By Tyson Thorne

October 9, 2019

John 51 Large

Up to this point in the story Jesus had been dealing with Temple authorities. While they arrested him, hurled insults at him and struck him once on the face for apparent disrespect of the high priest, they appeared to be powerless to do much more. You will hear from some Christians that the Jews could not execute Jesus because Rome did not give them authority to practice capital punishment. This isn't exactly true. There are several instances (the adulterous woman, the stoning of Stephen, the stoning of Paul) whereby the Jewish religious leaders certainly behaved as if they could execute their fellow Jews.

I think the stoning of Stephen most clearly indicates that the religious leaders had the right of execution — a right they could extend to others in their employ as we see in the case of Saul (Acts 8.3). If they had the right to kill Jesus, why take him to Pontius Pilate? I believe it was because they needed Jesus to be crucified. After all the miracles he had performed, after all the prophesy he had fulfilled they couldn't risk making Jesus a martyr. They needed to erase him from the memory of the people, and there was only one way to do that.

According to Ravi Zacharias in his treatise entitled The Scandalous Jesus, crucifixion was the most profound punishment one could receive under Roman law. It wasn't only that it was torturous, but it was the highest form of disgrace — yes, disgrace and so much so that the law forbade anyone from saying, writing or in any way communicating the name of a crucified person. They were disowned by their families and friends, and removed from the family tree. If true, this would explain why the religious leaders were so keen on crucifying Jesus. It may also explain the frustration of these same leaders in the first part of Acts with the disciples continuing to teach in Jesus' name. More than once they arrested some of the disciples, flogged them, and warned them not to teach the name of Jesus any longer.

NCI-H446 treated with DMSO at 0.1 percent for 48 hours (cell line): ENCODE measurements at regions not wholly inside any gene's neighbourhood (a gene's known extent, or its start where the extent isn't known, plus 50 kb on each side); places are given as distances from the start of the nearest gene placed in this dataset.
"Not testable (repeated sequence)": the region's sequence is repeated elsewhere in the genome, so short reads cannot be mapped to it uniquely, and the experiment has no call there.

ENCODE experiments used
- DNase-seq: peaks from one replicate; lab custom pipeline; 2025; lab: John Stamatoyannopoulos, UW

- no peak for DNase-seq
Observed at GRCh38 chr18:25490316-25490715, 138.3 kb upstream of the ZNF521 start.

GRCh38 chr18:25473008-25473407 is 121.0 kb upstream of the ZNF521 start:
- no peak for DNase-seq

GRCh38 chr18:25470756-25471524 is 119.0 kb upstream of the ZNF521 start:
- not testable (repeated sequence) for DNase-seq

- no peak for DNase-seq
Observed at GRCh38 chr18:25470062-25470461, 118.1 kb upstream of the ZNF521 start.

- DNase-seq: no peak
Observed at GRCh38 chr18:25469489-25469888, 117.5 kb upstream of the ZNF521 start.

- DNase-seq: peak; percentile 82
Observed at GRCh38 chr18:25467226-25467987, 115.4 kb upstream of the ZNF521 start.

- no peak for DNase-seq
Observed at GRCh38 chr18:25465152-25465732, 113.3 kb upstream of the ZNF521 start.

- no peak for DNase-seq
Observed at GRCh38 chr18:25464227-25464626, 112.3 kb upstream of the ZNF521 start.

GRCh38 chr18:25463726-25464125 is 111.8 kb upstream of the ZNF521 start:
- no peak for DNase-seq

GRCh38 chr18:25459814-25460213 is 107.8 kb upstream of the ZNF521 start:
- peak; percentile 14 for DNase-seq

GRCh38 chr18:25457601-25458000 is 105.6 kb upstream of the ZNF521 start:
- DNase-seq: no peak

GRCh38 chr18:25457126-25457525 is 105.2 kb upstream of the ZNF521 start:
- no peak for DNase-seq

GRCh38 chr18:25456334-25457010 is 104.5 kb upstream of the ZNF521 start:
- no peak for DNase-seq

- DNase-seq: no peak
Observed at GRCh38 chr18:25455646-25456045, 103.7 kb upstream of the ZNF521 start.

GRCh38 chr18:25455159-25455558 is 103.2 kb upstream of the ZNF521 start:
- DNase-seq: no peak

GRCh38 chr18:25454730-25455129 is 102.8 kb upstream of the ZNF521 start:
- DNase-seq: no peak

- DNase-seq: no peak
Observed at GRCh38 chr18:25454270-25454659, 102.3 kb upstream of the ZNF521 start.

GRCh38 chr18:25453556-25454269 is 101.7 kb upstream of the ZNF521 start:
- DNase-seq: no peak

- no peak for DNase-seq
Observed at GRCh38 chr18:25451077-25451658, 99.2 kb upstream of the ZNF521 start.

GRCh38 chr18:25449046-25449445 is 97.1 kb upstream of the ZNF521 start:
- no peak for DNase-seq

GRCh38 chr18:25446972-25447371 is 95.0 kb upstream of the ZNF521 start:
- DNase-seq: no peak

So Jesus is sent to Pilate, the only one who could authorize a crucifixion. And, as fate would have it, Pilate was even in town instead of his palace at Caesarea. Rather than wait until a decent hour, however, the chief priests were anxious to have the trial and verdict announced before the rest of Jerusalem knew what was happening. They rang the bell at the governors mansion early and, it seems, Pontius is already up. This isn't too surprising, he has a number of concerns. Recent missteps have tarnished his reputation in Rome, and his superior and benefactor Sejanus was recently executed for attempting to overthrow the Roman government. Pilate didn't need any trouble, which may be why his treatment of Jesus seems so out of character compared to his reputation as a tyrant.

I think the more he talked to Jesus and the religious leaders the more he became convinced that he was being used. He gave the Jewish authorities every opportunity to handle the matter themselves, then provided Roman options that didn't include killing Jesus, but they were firm in their resolve. When he first started interviewing Jesus (verse 36) Jesus told him his kingdom was not of this world. Pilate didn't understand the implications. He assumed that Jesus was like other's who claimed to be a prophet or messiah serving heaven. When the Pharisees charge Jesus with blasphemy, however, due his claim to be the Son of God Pilate starts getting nervous (19.8) This ups the anxiety level another notch, and he decides to interview Jesus again. Back and forth he goes and, in the end, the Jewish authorities provided him a credible charge (treason) and Pilate gave them what they sought (crucifixion, verse 16).

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